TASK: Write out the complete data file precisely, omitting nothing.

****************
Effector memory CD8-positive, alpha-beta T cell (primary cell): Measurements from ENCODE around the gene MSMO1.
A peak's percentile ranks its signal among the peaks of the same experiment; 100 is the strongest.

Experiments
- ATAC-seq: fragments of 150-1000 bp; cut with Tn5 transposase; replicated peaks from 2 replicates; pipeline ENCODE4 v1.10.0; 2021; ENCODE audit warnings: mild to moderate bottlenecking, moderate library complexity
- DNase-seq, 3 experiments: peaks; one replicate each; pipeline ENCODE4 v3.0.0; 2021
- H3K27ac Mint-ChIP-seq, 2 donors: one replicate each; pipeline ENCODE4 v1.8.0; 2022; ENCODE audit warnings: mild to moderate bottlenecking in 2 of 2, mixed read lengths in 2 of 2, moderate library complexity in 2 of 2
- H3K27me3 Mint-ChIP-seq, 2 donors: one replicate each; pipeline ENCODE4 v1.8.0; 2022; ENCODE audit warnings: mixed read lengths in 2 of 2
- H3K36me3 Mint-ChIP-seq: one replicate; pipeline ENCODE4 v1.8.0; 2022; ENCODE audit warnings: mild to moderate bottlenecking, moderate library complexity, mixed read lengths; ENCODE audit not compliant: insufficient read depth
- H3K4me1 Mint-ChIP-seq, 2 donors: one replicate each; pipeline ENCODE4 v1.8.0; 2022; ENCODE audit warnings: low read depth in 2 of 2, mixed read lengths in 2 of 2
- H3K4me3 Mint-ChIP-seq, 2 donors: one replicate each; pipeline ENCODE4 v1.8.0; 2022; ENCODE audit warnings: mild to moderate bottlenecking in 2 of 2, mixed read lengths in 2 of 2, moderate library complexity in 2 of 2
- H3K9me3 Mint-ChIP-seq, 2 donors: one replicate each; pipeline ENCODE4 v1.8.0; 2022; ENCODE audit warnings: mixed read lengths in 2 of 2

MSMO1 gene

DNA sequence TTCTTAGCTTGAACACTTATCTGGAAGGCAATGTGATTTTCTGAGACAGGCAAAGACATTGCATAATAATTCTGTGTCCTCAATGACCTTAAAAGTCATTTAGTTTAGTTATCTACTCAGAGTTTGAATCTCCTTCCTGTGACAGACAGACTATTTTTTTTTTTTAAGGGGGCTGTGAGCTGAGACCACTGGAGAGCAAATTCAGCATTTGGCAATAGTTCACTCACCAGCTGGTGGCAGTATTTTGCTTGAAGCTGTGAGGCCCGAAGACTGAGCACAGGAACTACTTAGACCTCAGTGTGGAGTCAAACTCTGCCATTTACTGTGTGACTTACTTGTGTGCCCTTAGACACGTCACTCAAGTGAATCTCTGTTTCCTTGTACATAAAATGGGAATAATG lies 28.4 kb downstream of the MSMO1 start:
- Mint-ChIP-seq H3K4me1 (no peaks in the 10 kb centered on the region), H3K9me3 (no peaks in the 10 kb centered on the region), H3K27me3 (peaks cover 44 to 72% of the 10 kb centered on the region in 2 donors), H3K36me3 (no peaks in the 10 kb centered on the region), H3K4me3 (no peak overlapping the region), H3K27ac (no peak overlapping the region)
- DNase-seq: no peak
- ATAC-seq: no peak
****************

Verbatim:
Effector memory CD8-positive, alpha-beta T cell (primary cell): Measurements from ENCODE around the gene MSMO1.
A peak's percentile ranks its signal among the peaks of the same experiment; 100 is the strongest.

Experiments
- ATAC-seq: fragments of 150-1000 bp; cut with Tn5 transposase; replicated peaks from 2 replicates; pipeline ENCODE4 v1.10.0; 2021; ENCODE audit warnings: mild to moderate bottlenecking, moderate library complexity
- DNase-seq, 3 experiments: peaks; one replicate each; pipeline ENCODE4 v3.0.0; 2021
- H3K27ac Mint-ChIP-seq, 2 donors: one replicate each; pipeline ENCODE4 v1.8.0; 2022; ENCODE audit warnings: mild to moderate bottlenecking in 2 of 2, mixed read lengths in 2 of 2, moderate library complexity in 2 of 2
- H3K27me3 Mint-ChIP-seq, 2 donors: one replicate each; pipeline ENCODE4 v1.8.0; 2022; ENCODE audit warnings: mixed read lengths in 2 of 2
- H3K36me3 Mint-ChIP-seq: one replicate; pipeline ENCODE4 v1.8.0; 2022; ENCODE audit warnings: mild to moderate bottlenecking, moderate library complexity, mixed read lengths; ENCODE audit not compliant: insufficient read depth
- H3K4me1 Mint-ChIP-seq, 2 donors: one replicate each; pipeline ENCODE4 v1.8.0; 2022; ENCODE audit warnings: low read depth in 2 of 2, mixed read lengths in 2 of 2
- H3K4me3 Mint-ChIP-seq, 2 donors: one replicate each; pipeline ENCODE4 v1.8.0; 2022; ENCODE audit warnings: mild to moderate bottlenecking in 2 of 2, mixed read lengths in 2 of 2, moderate library complexity in 2 of 2
- H3K9me3 Mint-ChIP-seq, 2 donors: one replicate each; pipeline ENCODE4 v1.8.0; 2022; ENCODE audit warnings: mixed read lengths in 2 of 2

MSMO1 gene

DNA sequence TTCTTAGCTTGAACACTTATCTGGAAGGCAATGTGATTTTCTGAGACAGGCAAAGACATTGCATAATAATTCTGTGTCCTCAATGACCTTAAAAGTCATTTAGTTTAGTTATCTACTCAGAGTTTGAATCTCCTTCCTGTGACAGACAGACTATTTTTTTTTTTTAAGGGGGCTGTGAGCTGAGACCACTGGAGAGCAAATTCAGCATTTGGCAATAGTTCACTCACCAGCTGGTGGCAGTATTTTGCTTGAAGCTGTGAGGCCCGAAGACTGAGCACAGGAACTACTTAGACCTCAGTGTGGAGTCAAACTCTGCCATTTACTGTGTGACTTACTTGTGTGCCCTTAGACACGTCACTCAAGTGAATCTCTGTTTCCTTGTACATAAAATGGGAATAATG lies 28.4 kb downstream of the MSMO1 start:
- Mint-ChIP-seq H3K4me1 (no peaks in the 10 kb centered on the region), H3K9me3 (no peaks in the 10 kb centered on the region), H3K27me3 (peaks cover 44 to 72% of the 10 kb centered on the region in 2 donors), H3K36me3 (no peaks in the 10 kb centered on the region), H3K4me3 (no peak overlapping the region), H3K27ac (no peak overlapping the region)
- DNase-seq: no peak
- ATAC-seq: no peak